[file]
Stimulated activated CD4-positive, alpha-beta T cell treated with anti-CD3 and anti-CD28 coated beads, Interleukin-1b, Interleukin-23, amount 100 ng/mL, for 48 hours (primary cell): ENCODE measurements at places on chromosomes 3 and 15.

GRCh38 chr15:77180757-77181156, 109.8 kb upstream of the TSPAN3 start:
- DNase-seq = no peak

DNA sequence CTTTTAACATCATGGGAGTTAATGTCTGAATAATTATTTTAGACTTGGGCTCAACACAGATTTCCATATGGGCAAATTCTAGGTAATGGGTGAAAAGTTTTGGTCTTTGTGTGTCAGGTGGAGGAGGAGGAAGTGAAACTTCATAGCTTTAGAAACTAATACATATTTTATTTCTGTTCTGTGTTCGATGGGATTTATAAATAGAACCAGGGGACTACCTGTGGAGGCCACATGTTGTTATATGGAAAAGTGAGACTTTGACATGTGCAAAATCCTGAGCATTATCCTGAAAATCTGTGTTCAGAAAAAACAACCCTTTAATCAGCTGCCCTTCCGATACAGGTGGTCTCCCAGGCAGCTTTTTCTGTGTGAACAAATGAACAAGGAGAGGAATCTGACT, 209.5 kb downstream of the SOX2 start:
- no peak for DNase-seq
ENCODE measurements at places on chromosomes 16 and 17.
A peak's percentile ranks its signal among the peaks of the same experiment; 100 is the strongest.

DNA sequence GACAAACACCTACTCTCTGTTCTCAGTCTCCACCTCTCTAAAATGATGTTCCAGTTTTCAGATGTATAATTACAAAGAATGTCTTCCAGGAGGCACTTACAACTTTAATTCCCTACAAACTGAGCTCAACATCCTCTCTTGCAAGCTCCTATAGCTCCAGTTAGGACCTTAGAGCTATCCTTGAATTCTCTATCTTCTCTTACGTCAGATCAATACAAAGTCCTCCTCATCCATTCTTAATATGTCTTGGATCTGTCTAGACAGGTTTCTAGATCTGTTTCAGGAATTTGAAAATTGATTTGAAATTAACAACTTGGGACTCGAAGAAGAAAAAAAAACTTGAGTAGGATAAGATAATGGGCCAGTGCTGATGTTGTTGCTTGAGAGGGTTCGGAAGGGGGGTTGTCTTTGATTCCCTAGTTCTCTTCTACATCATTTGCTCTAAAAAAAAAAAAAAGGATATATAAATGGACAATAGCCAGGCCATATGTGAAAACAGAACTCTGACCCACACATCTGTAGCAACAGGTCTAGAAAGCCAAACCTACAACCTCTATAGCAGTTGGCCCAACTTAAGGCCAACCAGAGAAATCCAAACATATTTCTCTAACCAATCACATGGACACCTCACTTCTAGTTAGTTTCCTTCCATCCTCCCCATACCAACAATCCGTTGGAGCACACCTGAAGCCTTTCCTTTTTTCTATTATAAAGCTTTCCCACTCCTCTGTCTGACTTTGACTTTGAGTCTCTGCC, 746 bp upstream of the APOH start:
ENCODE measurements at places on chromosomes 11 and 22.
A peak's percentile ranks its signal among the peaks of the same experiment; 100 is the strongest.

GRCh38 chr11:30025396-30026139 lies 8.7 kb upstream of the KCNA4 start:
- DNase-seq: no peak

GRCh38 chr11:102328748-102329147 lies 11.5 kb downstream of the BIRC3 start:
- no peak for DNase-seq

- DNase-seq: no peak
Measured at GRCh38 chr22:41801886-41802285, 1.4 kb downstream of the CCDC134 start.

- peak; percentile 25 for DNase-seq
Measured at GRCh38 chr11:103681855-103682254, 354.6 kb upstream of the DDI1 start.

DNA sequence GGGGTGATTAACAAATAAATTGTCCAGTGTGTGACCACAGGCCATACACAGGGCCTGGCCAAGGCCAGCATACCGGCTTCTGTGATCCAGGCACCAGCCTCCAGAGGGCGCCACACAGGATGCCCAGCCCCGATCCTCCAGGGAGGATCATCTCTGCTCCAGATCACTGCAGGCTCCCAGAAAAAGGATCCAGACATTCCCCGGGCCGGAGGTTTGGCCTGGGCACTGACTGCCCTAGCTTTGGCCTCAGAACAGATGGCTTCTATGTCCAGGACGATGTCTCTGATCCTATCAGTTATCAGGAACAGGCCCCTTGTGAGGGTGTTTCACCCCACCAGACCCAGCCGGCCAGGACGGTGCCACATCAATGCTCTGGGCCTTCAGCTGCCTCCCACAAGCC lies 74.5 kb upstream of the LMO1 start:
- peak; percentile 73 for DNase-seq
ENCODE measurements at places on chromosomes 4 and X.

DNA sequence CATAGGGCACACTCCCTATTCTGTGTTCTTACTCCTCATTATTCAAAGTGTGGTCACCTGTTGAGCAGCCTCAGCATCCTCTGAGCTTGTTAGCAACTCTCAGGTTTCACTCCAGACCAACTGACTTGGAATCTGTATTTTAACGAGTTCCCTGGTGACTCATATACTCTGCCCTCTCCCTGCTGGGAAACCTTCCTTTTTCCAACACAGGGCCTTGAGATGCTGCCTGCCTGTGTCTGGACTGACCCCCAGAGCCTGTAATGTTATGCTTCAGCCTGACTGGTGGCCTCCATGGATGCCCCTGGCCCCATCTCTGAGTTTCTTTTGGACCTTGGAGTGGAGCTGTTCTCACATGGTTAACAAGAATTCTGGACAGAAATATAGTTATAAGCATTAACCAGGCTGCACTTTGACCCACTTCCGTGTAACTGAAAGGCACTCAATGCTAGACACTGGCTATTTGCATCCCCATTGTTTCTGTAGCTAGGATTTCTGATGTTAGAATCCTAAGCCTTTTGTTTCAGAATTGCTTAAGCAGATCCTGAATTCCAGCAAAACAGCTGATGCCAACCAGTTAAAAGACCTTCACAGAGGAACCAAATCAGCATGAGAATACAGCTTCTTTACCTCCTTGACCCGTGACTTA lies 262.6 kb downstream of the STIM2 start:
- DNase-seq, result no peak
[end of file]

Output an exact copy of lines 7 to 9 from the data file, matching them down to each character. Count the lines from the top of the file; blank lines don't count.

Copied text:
A peak's percentile ranks its signal among the peaks of the same experiment; 100 is the strongest.

DNA sequence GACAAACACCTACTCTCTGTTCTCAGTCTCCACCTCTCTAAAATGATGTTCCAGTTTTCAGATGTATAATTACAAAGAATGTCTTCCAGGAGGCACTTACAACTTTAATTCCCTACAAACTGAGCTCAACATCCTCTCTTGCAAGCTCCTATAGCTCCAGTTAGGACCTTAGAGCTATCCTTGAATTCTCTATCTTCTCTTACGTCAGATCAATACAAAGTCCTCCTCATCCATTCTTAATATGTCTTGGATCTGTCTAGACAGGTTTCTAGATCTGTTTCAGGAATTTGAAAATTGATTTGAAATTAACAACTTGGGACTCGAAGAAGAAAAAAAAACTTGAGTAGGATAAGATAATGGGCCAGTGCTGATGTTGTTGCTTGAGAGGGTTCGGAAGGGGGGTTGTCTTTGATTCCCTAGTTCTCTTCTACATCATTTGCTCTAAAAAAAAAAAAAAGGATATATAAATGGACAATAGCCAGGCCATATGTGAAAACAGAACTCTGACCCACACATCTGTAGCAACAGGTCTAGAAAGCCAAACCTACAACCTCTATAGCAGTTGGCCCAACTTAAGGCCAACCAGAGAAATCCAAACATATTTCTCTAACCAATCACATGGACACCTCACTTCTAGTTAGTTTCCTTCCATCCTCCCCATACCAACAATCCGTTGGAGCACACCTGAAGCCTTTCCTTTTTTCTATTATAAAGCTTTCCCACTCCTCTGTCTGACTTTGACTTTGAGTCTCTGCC, 746 bp upstream of the APOH start:
ENCODE measurements at places on chromosomes 11 and 22.